Free Enterprise and its Effect On Pop Culture

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When you watch Free Enterprise 20 years later, it’s like watching a time capsule opened up to the way geeks were in the late 1990s. It’s amazing how some things change, but even more interesting is how things stay the same. For instance, the majority of the characters talk in quotes at each other. They’re just memeing back and forth like the majority of the geeks across various social media platforms today. Before the world had been brought so close together, you HAD to get out of your house and go to conventions just to find people in the same area who had the same interests you did, or you got lucky and grew up with them. It was possible to find friend groups like those shown in this movie but they were pretty small, clique-y, and spread further apart. The internet makes you feel less alone. You can find the pockets of Star Trek fans; ones that will only watch TOS, those who refuse to believe TAS is canon, people who are only fans of DS9, and so on. If there is some permutation of a fan, you can find them on the internet. It makes it so easy to connect. It introduces you to all sorts of different people.

Opening this time capsule is interesting because you could update some of the clothing styles, references and the movie would still play really well today. Based on the media we have, the way technology has ingrained itself into our daily lives you can see the geeks clearly won. However if you look back at the late 90s when Free Enterprise came out that wasn’t the case. Geeks were still on the fringes of society, maligned and made fun of at every opportunity. That’s the culture that I grew up in. My first convention was a Star Trek one in 1992. We were THE OUTCASTS, all caps. The looks we got from other people in the street were hilarious, yet full of scorn. They looks just screamed everything that needed to be said. They couldn’t understand cosplay, and wouldn’t understand us, that was ok. We only had each other. Everyone there had some weird quirk about them, each different, and due to their being at the fringes of society and a part of society’s scorn, they were usually extra kind to each other. They were especially kind to this weird queer nerd. I grew up where my only social events were a few times a year I’d go to conventions and get to talk with others who held my same interests. They are where I found some of my first safe spaces outside of normal society, places where I was accepted for who I was with no judgement. The fandom really took IDIC to heart. I’m always thankful for that.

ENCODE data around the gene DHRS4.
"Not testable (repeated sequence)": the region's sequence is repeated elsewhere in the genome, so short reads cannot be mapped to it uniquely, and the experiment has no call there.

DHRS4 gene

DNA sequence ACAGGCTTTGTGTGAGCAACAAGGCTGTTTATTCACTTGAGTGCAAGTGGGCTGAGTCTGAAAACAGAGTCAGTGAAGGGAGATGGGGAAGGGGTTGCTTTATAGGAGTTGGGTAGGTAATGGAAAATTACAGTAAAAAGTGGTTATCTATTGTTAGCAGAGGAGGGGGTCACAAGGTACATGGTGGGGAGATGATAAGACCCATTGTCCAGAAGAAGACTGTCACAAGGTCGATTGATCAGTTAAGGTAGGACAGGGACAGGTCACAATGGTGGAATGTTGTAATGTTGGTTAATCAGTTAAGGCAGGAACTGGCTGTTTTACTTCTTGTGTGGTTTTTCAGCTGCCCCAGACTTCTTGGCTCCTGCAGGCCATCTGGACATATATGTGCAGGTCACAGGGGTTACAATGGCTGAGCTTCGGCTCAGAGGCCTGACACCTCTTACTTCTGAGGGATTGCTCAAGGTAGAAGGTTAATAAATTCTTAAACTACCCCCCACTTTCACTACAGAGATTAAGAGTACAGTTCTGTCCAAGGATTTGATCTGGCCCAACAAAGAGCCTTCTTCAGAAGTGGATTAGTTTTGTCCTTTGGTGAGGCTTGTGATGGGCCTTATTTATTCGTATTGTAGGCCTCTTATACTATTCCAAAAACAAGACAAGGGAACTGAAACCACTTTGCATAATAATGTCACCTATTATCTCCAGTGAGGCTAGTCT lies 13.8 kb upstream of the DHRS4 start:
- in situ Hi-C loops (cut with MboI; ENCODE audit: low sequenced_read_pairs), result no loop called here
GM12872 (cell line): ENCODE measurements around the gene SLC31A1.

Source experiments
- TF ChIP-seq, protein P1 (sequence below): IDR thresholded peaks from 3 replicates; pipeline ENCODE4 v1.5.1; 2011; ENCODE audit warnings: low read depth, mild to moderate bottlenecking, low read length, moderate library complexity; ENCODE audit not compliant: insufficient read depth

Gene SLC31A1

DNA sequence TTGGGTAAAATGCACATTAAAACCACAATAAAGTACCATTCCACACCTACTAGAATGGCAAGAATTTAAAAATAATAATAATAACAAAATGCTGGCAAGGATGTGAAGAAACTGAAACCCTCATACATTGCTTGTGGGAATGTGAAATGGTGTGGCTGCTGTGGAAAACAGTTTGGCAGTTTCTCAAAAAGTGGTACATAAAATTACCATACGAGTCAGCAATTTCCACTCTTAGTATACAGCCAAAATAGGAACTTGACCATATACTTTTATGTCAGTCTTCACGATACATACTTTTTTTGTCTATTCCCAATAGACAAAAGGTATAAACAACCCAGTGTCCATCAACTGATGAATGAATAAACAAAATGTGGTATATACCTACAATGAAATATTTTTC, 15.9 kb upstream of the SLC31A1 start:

Bill, what are you looking at?

It was around this time that this movie hit that things began to change as if it shook something up. Not only was it for geeks, but it was accessible to others outside of any fandom. The only other movie I can think of at this time that had any kind of nerdy references in it is Clerks, and that is really for the most part just Star Wars references. Free Enterprise took this style of referencing pop culture to the next level. While it rarely explains the references, it doesn’t talk down to the audience either, you were just assumed to know, and if you didn’t that was OK, too. You still were in on the joke. People love passion so it makes their passion for these “silly” things more likable.

There’s a big difference here between how the geeks are portrayed in this and in The Big Bang Theory. In The Big Bang Theory you have a non-geek character that is supposed to be this window into the lives of these geeks. The jokes are usually at the expense of the characters being geeks or their love of a fandom or what have you. It’s disrespectful, feels like the kind of bullying I grew up with going to school as a sci-fi/horror geek. Free Enterprise has respect for the subculture, the other not so much. The way that Free Enterprise is written is where there isn’t a single character that doesn’t have some form of geekery. There’s no character to give more ostracization to the characters who are already on the fringes of society within the film. Everyone is on equal ground. Made by geeks, for geeks with a little bit for everyone else too.

Now we’re surrounded by geek media, on all sides. There’s comic book movie after comics book movie coming out at the box office, there’s a dramatized podcast about Wolverine. As of right now one of the highest grossing films of all time is a comic book movie. The highest grossing film ever is a sci-fi film. There are 100M+ dollar budget Star Trek movies, Star Wars is still making BANK, a Lord of the Rings movie won 11 Academy Awards. The geeks won the culture war against them, and I feel that it is in no small part to this movie. This was one of the first with wall to wall references. Look at the Marvel movies we have now, they’re chock full of pop culture references, they’d feel weird if there weren’t some. Tony Stark brings up Galaga in the first Avengers flick!

All the big budget movies now are big budget B-Movies. The bread and butter of geeks everywhere. They’re sustenance and for many a way of making a living. The geeks that grew up with Free Enterprise are now old enough with the kind of power to make something more than what came before. They fought to keep the adaptations coming out to stay close to the source material, the geeks know what other geeks want.

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Alice Collins

Alice is a life-long lover of the so-called “lesser genres”, especially horror. The catharsis of it gives her comfort. She is a writer, musician, and a girl you don't want to play Tetris against. You'll find her frequently talking about assorted nerdy and LGBTQIA+ topics on Twitter. (She/Her). Like what I do? Buy me a coffee by sending some PayPal money to: blyssbeth@gmail.com